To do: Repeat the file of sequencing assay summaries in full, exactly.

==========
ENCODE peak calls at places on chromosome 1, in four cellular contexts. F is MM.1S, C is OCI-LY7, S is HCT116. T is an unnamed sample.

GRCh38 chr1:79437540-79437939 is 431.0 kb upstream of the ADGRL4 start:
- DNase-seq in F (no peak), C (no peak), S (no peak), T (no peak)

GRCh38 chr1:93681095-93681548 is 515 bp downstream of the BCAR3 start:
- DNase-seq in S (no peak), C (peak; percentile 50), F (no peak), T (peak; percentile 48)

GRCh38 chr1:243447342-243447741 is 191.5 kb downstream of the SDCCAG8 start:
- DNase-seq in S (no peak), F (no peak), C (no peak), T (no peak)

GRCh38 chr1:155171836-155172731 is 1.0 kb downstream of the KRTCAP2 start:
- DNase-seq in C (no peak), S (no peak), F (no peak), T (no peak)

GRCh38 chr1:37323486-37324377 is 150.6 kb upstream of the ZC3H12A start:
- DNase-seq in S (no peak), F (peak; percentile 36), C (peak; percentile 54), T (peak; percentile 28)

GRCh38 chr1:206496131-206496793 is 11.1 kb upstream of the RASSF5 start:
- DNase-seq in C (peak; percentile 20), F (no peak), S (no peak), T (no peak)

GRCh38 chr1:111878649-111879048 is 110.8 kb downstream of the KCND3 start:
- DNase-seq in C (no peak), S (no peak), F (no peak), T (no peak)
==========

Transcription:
ENCODE peak calls at places on chromosome 1, in four cellular contexts. F is MM.1S, C is OCI-LY7, S is HCT116. T is an unnamed sample.

GRCh38 chr1:79437540-79437939 is 431.0 kb upstream of the ADGRL4 start:
- DNase-seq in F (no peak), C (no peak), S (no peak), T (no peak)

GRCh38 chr1:93681095-93681548 is 515 bp downstream of the BCAR3 start:
- DNase-seq in S (no peak), C (peak; percentile 50), F (no peak), T (peak; percentile 48)

GRCh38 chr1:243447342-243447741 is 191.5 kb downstream of the SDCCAG8 start:
- DNase-seq in S (no peak), F (no peak), C (no peak), T (no peak)

GRCh38 chr1:155171836-155172731 is 1.0 kb downstream of the KRTCAP2 start:
- DNase-seq in C (no peak), S (no peak), F (no peak), T (no peak)

GRCh38 chr1:37323486-37324377 is 150.6 kb upstream of the ZC3H12A start:
- DNase-seq in S (no peak), F (peak; percentile 36), C (peak; percentile 54), T (peak; percentile 28)

GRCh38 chr1:206496131-206496793 is 11.1 kb upstream of the RASSF5 start:
- DNase-seq in C (peak; percentile 20), F (no peak), S (no peak), T (no peak)

GRCh38 chr1:111878649-111879048 is 110.8 kb downstream of the KCND3 start:
- DNase-seq in C (no peak), S (no peak), F (no peak), T (no peak)